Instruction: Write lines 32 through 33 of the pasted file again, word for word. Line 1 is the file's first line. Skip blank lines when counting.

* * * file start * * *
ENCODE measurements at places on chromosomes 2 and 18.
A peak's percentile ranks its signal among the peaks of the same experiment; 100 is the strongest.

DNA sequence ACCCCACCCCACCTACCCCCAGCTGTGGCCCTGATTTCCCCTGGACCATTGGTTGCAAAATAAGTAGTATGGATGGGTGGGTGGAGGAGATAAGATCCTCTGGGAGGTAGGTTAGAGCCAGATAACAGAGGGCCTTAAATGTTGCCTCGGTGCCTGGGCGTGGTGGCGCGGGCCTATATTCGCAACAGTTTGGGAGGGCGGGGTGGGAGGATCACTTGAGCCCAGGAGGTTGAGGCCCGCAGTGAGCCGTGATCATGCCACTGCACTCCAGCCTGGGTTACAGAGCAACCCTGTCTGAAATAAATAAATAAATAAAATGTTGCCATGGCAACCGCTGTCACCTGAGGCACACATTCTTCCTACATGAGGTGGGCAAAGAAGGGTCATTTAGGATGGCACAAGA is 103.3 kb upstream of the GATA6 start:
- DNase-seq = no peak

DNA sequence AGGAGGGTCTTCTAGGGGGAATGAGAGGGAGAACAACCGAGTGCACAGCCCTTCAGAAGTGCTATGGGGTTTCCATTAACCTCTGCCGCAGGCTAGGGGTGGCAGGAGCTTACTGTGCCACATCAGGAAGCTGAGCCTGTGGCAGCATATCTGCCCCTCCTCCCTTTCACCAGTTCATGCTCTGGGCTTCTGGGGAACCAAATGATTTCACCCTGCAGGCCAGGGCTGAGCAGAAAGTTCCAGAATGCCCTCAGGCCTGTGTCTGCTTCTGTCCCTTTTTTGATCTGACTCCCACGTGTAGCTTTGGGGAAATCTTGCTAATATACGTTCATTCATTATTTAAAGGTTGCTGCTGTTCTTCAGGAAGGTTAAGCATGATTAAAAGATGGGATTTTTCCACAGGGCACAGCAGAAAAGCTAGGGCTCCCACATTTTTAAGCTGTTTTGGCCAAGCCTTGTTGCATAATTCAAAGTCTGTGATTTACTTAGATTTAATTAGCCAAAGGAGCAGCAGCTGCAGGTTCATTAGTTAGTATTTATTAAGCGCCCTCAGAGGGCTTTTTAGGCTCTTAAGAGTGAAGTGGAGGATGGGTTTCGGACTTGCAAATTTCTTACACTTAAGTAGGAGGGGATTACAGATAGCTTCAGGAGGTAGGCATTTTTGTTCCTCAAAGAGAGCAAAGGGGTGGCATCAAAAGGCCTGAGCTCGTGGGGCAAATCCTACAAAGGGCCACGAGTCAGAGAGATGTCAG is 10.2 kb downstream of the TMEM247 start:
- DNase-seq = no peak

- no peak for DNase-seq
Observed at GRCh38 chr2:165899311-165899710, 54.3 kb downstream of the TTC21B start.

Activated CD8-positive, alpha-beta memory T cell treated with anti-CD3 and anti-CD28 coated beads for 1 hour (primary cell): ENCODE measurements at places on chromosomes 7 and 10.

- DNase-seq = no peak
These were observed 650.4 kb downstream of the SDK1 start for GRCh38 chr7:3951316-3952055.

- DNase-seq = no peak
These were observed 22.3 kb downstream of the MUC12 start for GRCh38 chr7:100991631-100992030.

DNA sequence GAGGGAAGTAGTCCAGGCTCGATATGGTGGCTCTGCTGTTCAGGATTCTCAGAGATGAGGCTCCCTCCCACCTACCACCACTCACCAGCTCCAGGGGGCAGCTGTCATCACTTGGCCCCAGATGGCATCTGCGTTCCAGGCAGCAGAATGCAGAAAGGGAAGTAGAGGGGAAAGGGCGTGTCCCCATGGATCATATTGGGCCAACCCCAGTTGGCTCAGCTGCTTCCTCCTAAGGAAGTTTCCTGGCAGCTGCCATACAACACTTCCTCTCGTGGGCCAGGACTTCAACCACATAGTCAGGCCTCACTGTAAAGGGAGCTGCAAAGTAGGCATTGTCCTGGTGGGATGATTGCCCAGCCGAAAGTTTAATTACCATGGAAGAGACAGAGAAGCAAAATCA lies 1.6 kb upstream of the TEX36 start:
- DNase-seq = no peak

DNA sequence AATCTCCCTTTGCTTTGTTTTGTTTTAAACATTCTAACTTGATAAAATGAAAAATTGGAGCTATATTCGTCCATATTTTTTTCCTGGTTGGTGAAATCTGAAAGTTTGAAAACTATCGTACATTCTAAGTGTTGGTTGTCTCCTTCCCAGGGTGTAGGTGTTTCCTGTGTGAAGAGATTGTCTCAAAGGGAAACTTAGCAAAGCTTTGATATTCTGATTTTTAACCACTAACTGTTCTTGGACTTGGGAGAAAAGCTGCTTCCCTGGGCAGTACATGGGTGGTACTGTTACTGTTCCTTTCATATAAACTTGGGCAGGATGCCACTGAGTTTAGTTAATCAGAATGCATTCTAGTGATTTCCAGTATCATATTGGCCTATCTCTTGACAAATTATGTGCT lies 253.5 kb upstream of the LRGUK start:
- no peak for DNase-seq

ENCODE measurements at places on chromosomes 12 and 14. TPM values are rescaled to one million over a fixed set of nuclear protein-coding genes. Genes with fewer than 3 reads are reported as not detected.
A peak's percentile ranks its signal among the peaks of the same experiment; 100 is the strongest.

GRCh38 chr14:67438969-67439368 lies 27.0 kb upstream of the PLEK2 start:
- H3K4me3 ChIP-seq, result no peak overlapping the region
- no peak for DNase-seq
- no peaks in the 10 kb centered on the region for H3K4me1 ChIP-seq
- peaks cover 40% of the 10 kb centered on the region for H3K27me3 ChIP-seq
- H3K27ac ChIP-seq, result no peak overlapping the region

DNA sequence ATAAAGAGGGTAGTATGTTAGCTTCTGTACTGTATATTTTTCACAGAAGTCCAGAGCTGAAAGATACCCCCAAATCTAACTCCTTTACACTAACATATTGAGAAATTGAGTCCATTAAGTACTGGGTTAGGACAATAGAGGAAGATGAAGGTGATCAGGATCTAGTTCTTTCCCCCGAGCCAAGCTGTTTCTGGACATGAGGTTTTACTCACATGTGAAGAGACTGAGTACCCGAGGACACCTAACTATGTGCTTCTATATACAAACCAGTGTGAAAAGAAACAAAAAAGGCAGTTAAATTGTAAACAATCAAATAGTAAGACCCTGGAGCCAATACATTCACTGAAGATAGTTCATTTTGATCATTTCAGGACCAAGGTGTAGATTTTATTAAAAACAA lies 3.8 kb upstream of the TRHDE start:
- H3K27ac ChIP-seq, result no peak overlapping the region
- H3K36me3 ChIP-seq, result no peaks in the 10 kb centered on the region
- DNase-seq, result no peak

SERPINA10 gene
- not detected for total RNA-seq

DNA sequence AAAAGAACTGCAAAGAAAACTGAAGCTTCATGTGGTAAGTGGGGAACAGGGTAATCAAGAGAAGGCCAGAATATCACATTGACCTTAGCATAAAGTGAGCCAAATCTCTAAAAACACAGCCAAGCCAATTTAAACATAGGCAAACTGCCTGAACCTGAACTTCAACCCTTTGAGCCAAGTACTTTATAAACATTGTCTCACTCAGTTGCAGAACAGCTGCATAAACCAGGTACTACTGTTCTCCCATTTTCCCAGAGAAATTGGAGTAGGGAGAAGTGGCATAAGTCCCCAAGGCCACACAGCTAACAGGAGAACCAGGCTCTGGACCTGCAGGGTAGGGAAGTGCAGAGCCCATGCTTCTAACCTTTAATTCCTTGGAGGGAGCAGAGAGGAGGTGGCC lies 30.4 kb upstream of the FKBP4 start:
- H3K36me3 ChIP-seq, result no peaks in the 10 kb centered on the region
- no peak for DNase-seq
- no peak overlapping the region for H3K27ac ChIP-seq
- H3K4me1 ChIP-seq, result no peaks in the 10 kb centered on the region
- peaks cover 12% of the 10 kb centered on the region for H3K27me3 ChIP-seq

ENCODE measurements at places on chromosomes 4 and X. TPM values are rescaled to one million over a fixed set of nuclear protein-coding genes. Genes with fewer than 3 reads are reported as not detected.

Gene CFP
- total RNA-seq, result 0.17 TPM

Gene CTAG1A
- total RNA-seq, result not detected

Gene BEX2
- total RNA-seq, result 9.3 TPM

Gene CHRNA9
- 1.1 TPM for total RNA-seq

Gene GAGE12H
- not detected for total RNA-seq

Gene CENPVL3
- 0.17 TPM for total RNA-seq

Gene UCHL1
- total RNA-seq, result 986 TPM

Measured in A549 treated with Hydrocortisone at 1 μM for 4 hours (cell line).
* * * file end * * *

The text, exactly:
DNA sequence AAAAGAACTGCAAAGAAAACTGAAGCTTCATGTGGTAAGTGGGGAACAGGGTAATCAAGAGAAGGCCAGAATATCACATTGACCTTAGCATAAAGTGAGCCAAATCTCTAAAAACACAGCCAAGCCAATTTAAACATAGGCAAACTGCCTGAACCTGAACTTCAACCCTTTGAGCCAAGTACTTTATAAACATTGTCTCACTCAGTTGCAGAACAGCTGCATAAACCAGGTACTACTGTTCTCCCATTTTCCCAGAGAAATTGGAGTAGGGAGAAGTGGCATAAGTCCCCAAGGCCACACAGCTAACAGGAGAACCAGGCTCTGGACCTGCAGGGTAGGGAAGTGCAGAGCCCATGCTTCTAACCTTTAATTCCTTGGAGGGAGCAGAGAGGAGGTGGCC lies 30.4 kb upstream of the FKBP4 start:
- H3K36me3 ChIP-seq, result no peaks in the 10 kb centered on the region